In this short film, we meet five African American women who are acclaimed quilters and freedom-fighters. Set in the small rural community of Gee’s Bend, Alabama—40 miles south of Selma—the community of women share their cultural and family heritage of quilting. As they explore their own stories, perspectives of love, religion, and the fight for civil rights, they explain the tradition of quilting that brought them together.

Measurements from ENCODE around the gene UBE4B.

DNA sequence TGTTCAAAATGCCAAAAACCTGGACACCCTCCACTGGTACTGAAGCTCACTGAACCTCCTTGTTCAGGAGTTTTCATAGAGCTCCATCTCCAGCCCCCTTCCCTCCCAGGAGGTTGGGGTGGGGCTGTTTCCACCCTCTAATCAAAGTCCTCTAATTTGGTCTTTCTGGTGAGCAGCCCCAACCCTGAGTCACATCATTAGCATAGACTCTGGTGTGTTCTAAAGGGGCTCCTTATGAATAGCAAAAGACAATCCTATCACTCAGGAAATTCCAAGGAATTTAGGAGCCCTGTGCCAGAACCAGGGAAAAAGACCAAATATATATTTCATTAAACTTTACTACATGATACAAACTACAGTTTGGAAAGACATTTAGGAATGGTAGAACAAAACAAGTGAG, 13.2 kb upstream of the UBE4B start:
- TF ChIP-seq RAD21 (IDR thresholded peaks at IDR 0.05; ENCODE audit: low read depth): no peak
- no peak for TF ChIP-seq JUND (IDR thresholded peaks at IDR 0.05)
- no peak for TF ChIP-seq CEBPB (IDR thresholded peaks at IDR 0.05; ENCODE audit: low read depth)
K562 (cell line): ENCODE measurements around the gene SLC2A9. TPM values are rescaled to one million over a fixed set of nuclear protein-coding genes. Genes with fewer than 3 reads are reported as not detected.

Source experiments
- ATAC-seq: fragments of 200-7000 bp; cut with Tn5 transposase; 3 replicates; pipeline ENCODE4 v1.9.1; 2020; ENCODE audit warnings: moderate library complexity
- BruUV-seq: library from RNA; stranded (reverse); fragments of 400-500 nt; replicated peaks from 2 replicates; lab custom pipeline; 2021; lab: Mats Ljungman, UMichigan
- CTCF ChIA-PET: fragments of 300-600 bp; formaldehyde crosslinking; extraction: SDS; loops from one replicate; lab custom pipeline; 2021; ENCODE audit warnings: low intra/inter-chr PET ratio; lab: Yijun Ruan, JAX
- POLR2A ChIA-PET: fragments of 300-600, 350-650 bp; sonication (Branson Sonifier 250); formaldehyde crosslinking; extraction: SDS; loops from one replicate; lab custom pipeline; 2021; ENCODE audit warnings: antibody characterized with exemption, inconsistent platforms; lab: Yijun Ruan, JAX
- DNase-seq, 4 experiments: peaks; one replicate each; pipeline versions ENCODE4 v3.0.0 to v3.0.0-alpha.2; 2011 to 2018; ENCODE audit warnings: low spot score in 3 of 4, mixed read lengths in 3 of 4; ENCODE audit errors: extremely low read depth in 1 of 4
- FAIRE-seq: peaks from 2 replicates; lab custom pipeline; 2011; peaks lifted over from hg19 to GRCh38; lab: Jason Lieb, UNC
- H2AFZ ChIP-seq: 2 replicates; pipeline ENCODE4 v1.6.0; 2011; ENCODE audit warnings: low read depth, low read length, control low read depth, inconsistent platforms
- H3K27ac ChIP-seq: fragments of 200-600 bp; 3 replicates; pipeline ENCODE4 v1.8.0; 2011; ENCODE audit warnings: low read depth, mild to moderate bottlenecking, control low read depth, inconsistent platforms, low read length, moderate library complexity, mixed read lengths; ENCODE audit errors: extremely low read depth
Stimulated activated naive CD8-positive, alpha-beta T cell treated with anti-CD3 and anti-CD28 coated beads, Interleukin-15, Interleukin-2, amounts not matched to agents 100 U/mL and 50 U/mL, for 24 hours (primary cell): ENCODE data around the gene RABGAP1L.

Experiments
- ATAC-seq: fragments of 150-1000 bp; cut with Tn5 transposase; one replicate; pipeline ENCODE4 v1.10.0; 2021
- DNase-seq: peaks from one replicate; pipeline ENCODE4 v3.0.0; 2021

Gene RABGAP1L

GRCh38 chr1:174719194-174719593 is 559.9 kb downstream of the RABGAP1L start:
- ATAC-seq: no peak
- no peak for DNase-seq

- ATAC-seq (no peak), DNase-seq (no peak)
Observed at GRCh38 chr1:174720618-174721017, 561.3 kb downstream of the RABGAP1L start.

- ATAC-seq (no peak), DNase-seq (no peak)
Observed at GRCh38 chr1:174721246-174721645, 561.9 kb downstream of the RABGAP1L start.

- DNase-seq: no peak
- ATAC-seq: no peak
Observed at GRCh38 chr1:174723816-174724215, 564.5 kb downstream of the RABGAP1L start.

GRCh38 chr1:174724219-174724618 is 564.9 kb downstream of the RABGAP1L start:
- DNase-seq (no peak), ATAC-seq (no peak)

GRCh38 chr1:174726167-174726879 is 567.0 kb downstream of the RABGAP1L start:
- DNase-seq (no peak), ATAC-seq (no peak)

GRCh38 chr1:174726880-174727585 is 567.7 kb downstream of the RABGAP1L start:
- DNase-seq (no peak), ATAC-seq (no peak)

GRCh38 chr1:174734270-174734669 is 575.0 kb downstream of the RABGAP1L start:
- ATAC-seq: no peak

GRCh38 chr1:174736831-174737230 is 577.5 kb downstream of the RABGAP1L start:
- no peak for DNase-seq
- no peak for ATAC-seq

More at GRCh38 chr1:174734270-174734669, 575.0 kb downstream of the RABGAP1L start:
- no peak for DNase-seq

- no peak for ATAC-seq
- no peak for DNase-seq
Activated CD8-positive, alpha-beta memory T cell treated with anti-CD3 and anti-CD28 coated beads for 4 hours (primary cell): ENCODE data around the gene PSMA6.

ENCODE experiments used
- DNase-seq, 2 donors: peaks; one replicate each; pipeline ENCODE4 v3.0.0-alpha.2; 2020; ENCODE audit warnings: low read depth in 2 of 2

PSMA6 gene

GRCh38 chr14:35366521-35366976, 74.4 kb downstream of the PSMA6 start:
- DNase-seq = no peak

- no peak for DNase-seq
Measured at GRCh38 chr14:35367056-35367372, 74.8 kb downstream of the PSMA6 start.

Gee’s Bend is home to around 700 inhabitants, most of whom are descendants of slaves who worked for generations in the fields of the local Pettway plantation. The art of quiltmaking has been practiced and passed down through generations of community and family by the women of Gee's Bend since the mid-nineteenth century. Gee's Bend quilts are bold, unique, and represent rich elements in the history of African American art. While I Yet Live documents the everyday lives of the women in this rural community and their expressions of grief, wisdom, joy, and love.